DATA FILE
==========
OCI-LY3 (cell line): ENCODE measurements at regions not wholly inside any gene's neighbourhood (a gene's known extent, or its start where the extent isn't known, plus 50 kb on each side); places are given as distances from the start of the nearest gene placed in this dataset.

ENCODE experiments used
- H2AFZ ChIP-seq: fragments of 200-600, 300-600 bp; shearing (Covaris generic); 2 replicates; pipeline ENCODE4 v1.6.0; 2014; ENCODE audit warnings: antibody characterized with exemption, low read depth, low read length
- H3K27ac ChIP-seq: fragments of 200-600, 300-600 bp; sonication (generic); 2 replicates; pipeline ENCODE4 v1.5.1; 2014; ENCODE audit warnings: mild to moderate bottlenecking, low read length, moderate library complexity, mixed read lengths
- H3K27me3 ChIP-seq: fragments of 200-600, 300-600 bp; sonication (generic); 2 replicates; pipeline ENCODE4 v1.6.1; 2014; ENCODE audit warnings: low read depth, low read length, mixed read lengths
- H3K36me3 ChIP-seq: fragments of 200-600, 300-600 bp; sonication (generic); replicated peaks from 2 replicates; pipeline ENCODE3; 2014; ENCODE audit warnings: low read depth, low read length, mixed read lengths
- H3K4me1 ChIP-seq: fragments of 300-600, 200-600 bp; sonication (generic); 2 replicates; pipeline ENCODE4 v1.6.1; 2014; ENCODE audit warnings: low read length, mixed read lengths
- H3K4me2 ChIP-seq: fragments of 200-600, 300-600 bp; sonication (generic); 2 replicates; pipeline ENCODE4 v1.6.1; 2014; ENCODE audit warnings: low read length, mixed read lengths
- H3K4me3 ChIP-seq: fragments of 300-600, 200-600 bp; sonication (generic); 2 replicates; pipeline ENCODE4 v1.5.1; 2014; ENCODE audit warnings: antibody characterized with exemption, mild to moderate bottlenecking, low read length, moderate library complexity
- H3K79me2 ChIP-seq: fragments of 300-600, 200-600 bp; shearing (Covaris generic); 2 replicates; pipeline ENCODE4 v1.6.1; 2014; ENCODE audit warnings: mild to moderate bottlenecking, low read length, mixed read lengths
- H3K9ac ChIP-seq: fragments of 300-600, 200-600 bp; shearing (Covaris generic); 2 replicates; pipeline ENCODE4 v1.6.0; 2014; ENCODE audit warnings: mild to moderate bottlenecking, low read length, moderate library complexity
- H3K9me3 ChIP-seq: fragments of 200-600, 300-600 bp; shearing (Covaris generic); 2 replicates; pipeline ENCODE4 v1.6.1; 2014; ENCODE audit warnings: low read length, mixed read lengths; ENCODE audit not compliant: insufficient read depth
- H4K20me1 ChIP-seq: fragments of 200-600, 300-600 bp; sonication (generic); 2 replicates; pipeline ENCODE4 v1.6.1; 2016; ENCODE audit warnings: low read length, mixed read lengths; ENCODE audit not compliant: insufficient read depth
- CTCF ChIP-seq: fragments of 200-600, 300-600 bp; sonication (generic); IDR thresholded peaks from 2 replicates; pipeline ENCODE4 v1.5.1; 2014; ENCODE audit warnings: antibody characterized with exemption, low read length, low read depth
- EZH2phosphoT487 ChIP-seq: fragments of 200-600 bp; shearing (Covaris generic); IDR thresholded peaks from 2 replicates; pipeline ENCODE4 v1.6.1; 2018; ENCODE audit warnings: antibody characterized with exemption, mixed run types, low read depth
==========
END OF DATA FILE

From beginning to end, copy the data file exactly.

OCI-LY3 (cell line): ENCODE measurements at regions not wholly inside any gene's neighbourhood (a gene's known extent, or its start where the extent isn't known, plus 50 kb on each side); places are given as distances from the start of the nearest gene placed in this dataset.

ENCODE experiments used
- H2AFZ ChIP-seq: fragments of 200-600, 300-600 bp; shearing (Covaris generic); 2 replicates; pipeline ENCODE4 v1.6.0; 2014; ENCODE audit warnings: antibody characterized with exemption, low read depth, low read length
- H3K27ac ChIP-seq: fragments of 200-600, 300-600 bp; sonication (generic); 2 replicates; pipeline ENCODE4 v1.5.1; 2014; ENCODE audit warnings: mild to moderate bottlenecking, low read length, moderate library complexity, mixed read lengths
- H3K27me3 ChIP-seq: fragments of 200-600, 300-600 bp; sonication (generic); 2 replicates; pipeline ENCODE4 v1.6.1; 2014; ENCODE audit warnings: low read depth, low read length, mixed read lengths
- H3K36me3 ChIP-seq: fragments of 200-600, 300-600 bp; sonication (generic); replicated peaks from 2 replicates; pipeline ENCODE3; 2014; ENCODE audit warnings: low read depth, low read length, mixed read lengths
- H3K4me1 ChIP-seq: fragments of 300-600, 200-600 bp; sonication (generic); 2 replicates; pipeline ENCODE4 v1.6.1; 2014; ENCODE audit warnings: low read length, mixed read lengths
- H3K4me2 ChIP-seq: fragments of 200-600, 300-600 bp; sonication (generic); 2 replicates; pipeline ENCODE4 v1.6.1; 2014; ENCODE audit warnings: low read length, mixed read lengths
- H3K4me3 ChIP-seq: fragments of 300-600, 200-600 bp; sonication (generic); 2 replicates; pipeline ENCODE4 v1.5.1; 2014; ENCODE audit warnings: antibody characterized with exemption, mild to moderate bottlenecking, low read length, moderate library complexity
- H3K79me2 ChIP-seq: fragments of 300-600, 200-600 bp; shearing (Covaris generic); 2 replicates; pipeline ENCODE4 v1.6.1; 2014; ENCODE audit warnings: mild to moderate bottlenecking, low read length, mixed read lengths
- H3K9ac ChIP-seq: fragments of 300-600, 200-600 bp; shearing (Covaris generic); 2 replicates; pipeline ENCODE4 v1.6.0; 2014; ENCODE audit warnings: mild to moderate bottlenecking, low read length, moderate library complexity
- H3K9me3 ChIP-seq: fragments of 200-600, 300-600 bp; shearing (Covaris generic); 2 replicates; pipeline ENCODE4 v1.6.1; 2014; ENCODE audit warnings: low read length, mixed read lengths; ENCODE audit not compliant: insufficient read depth
- H4K20me1 ChIP-seq: fragments of 200-600, 300-600 bp; sonication (generic); 2 replicates; pipeline ENCODE4 v1.6.1; 2016; ENCODE audit warnings: low read length, mixed read lengths; ENCODE audit not compliant: insufficient read depth
- CTCF ChIP-seq: fragments of 200-600, 300-600 bp; sonication (generic); IDR thresholded peaks from 2 replicates; pipeline ENCODE4 v1.5.1; 2014; ENCODE audit warnings: antibody characterized with exemption, low read length, low read depth
- EZH2phosphoT487 ChIP-seq: fragments of 200-600 bp; shearing (Covaris generic); IDR thresholded peaks from 2 replicates; pipeline ENCODE4 v1.6.1; 2018; ENCODE audit warnings: antibody characterized with exemption, mixed run types, low read depth